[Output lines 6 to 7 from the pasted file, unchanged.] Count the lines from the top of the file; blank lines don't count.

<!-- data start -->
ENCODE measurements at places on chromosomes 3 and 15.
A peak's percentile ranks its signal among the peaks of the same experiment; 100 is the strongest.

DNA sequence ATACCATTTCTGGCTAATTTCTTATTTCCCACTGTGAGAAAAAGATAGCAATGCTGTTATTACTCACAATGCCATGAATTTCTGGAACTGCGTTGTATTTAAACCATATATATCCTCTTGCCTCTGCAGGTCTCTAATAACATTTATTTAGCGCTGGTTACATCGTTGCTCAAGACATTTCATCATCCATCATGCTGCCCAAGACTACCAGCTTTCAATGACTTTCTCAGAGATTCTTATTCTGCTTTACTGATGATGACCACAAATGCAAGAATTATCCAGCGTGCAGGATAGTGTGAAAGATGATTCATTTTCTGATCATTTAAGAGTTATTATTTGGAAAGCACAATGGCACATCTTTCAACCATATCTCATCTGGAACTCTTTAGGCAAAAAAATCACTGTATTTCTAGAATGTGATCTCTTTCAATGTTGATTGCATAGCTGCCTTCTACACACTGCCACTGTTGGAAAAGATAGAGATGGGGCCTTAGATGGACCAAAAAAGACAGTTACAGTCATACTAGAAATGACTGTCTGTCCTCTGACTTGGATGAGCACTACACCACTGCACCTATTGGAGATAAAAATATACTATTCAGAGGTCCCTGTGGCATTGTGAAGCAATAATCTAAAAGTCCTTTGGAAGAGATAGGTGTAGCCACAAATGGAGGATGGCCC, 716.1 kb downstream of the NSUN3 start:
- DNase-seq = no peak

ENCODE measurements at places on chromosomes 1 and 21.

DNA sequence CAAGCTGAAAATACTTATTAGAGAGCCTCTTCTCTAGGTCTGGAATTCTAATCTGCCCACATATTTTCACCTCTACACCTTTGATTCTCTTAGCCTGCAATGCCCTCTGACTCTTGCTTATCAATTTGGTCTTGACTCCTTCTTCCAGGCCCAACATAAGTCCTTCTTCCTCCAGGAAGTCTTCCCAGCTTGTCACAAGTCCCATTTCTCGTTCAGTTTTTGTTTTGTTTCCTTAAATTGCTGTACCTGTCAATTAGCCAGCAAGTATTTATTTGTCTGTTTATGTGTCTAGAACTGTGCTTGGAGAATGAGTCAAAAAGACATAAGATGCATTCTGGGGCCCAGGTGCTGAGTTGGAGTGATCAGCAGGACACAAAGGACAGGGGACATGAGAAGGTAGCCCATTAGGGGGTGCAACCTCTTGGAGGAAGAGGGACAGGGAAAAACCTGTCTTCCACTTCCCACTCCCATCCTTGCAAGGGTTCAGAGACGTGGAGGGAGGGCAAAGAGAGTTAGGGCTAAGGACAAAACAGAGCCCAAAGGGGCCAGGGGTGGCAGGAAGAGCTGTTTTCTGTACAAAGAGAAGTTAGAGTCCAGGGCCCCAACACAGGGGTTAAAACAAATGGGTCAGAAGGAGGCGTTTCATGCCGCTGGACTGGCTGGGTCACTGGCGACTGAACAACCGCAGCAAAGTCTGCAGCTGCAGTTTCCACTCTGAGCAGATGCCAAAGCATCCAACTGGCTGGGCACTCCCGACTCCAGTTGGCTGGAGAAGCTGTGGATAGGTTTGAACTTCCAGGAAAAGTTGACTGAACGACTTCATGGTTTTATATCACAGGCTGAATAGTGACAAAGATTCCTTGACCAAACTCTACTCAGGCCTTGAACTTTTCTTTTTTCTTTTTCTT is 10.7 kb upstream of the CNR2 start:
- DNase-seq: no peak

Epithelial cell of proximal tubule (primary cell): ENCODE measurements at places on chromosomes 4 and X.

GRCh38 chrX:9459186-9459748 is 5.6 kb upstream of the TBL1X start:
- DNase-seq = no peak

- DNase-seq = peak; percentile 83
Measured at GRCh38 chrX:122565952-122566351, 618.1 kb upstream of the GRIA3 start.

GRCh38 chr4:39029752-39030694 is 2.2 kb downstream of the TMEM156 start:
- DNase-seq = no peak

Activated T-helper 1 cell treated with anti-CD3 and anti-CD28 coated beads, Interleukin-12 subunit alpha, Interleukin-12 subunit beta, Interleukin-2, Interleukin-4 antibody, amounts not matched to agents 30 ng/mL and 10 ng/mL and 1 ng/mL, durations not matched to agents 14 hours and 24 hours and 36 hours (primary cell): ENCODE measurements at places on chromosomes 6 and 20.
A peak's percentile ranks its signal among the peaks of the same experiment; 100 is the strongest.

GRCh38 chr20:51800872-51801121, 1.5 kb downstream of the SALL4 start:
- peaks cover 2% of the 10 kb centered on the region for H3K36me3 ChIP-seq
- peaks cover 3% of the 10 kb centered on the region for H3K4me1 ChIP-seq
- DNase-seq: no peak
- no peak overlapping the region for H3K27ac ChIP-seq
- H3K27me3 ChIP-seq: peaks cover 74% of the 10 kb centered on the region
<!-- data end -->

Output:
DNA sequence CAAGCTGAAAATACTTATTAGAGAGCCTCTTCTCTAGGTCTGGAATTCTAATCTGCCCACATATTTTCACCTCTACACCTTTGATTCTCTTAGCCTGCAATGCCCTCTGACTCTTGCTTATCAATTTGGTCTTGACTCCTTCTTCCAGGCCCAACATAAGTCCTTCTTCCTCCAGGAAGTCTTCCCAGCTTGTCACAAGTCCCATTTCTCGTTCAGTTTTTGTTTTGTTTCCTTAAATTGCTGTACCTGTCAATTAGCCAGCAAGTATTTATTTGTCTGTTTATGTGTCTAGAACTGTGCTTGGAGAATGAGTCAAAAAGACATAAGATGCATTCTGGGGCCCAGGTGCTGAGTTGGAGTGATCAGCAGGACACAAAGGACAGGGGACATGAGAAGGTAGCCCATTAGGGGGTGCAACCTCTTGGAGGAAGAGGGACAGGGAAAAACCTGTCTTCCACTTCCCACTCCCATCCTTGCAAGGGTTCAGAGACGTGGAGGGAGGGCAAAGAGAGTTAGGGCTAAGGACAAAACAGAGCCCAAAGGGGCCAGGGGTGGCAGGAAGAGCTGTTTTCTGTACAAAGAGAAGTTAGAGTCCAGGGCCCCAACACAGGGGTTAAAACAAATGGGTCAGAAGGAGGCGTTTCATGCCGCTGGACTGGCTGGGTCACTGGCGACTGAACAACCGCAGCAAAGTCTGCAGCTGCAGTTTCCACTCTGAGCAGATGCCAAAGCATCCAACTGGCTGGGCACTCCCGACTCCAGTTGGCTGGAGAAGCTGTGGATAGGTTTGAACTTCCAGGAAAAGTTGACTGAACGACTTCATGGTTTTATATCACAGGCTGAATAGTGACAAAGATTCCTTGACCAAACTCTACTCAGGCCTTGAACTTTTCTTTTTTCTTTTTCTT is 10.7 kb upstream of the CNR2 start:
- DNase-seq: no peak